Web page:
Classically, the approach to the branching point is governed by the canonical equation of adaptive dynamics. To account for branching we have to revisit the original derivation of this equation where we relax the limit of small mutational steps sufficiently to allow mutants to enter the coexitence region, \(P_2\). The derivation of the canonical equation integrates only over those mutants that fall into the invasion-substitution region, \(P_1\). However, since the derivation is done in the limit of small mutational step sizes, this encompasses essentially all of the weight of the mutational kernel, and to good approximation can thus be replaced with the entire \(P_1 \cup P_2\) region. Recall that in the derivation of the canonical equation, deleterious mutations are given zero probability of fixing (from the branching process approximation), and hence this corresponds to integrating over half of the real line \(\mathbb{R}\).

\[\begin{aligned} \frac{\mathrm{d}\bar x}{\mathrm{d}t} = \mu N^*(x) \phantom \cdot \partial_y s(y,x) \Big|_x \int_{P_1} [y-x]^2 M(y-x) \mathrm{d}[y-x] \label{canonical}\end{aligned}\]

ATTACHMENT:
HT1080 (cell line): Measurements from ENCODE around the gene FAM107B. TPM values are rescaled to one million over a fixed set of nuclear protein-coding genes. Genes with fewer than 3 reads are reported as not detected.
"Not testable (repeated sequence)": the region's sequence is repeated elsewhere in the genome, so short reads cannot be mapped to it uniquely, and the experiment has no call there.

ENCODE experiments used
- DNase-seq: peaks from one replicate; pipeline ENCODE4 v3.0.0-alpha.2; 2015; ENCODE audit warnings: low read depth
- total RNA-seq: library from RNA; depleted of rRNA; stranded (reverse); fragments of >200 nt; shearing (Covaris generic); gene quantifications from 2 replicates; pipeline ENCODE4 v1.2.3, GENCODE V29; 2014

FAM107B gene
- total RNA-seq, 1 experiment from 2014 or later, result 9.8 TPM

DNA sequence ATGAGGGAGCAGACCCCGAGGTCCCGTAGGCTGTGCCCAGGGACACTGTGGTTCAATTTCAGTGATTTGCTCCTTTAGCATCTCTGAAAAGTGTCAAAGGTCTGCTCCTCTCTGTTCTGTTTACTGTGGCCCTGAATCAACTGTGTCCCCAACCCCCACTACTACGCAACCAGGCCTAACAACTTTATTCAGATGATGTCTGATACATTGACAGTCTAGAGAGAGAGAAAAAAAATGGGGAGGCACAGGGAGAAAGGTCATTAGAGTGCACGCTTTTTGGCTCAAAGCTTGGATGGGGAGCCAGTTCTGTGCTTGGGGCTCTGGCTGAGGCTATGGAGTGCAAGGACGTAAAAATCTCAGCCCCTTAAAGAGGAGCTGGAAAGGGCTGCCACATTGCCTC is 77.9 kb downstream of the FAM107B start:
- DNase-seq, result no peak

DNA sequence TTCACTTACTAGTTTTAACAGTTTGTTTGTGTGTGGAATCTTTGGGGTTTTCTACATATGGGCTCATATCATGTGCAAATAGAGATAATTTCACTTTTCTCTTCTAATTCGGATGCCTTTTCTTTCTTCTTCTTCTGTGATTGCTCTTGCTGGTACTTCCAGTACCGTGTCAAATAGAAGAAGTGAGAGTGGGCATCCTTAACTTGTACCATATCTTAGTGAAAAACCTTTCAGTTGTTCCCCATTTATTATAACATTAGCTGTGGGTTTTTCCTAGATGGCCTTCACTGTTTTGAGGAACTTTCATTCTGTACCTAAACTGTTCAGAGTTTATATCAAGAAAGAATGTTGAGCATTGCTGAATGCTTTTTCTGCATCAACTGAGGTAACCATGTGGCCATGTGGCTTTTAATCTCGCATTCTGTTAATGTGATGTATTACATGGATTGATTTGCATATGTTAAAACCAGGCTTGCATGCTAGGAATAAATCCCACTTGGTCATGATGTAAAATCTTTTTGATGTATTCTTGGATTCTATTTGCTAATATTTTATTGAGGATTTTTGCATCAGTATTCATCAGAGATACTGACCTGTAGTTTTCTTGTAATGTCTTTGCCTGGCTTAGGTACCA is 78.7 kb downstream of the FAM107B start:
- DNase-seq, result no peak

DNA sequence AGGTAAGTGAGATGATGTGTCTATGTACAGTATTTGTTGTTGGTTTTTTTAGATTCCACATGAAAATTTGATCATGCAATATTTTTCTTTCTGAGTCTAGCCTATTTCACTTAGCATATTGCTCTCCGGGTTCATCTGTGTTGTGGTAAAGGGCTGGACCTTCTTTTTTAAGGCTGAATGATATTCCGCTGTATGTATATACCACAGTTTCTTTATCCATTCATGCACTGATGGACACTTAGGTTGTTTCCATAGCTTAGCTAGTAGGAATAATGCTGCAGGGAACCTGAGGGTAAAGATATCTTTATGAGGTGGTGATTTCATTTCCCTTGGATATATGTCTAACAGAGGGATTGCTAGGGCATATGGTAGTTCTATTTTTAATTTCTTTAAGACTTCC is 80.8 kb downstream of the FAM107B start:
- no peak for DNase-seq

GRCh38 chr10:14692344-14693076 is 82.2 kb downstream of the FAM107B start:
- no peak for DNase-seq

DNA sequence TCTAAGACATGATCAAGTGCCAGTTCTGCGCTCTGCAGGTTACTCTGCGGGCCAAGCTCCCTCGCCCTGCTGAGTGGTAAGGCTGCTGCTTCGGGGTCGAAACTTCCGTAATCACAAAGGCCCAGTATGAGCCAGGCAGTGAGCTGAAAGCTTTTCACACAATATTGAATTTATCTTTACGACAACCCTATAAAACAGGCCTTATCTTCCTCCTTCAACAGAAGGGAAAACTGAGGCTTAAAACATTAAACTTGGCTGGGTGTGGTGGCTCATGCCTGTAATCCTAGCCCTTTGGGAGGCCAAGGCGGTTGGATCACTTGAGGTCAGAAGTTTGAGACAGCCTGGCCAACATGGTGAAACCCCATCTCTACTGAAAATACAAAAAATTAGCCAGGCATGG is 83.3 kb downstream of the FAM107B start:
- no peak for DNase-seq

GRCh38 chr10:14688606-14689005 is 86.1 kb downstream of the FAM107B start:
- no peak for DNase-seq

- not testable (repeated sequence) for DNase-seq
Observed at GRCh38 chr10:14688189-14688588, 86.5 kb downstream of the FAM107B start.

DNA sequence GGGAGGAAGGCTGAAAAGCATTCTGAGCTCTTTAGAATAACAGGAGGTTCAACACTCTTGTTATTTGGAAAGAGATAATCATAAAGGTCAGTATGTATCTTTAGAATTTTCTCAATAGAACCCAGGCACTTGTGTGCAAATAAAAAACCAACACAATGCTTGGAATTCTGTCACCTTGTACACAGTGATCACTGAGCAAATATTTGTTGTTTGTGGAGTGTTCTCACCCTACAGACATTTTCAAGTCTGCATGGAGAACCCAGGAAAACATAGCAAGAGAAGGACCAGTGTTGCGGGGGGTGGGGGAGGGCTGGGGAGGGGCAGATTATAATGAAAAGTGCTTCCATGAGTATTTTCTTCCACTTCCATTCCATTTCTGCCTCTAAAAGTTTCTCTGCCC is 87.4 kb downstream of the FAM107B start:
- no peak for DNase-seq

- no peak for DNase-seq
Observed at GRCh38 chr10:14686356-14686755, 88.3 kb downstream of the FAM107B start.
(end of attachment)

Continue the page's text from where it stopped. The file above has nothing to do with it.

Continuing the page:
The probability of such a mutant occurring in our monomorphic population of trait \(x\) is given by the probability that any mutant occurs (given by the population size, approximately \(K(x)\) at equilibrium, times the birth rate \(b(x)\) times the mutation rate \(\mu\)) times the probability that the mutation lies on the opposite side of the coexistence boundary, which we denote as \(\phi(x)\) and \(\psi(x)\), which is \(\phi(x)\) reflected across the line \(y=x\). This depends on the mutational kernel, \(M(y,x)\) which gives the probability that a mutant arising from a resident population of trait \(x\) bears trait \(y\) that falls withing the coexistance region as follows:

\[\int_{-\infty}^{\phi(x)} M(y,x) \mathrm{d}y + \int_{\psi(x)}^{\infty} M(y,x) \mathrm{d}y\]

Without loss of generality let us assume that the singular strategy \(x^* = 0\) and that we start from some trait value \(x_0 > x^*\). Additionally, let us we assume \(M(y,x)\) is Gaussian in \(y-x\) with mean 0 and variance \(\sigma_{\mu}^2\). However, we do not wish to consider all such mutants \(y\), but only those that survive. We multiply the probability of a mutant having trait \(y\), \(M(y,x)\), times the probability that is survives drift. This probability we quote from the Galton-Watson branching process, \(1-\tfrac{d(y,x)}{b(y,x)}\). Using our model for birth and death rates , the probability of surviving branching is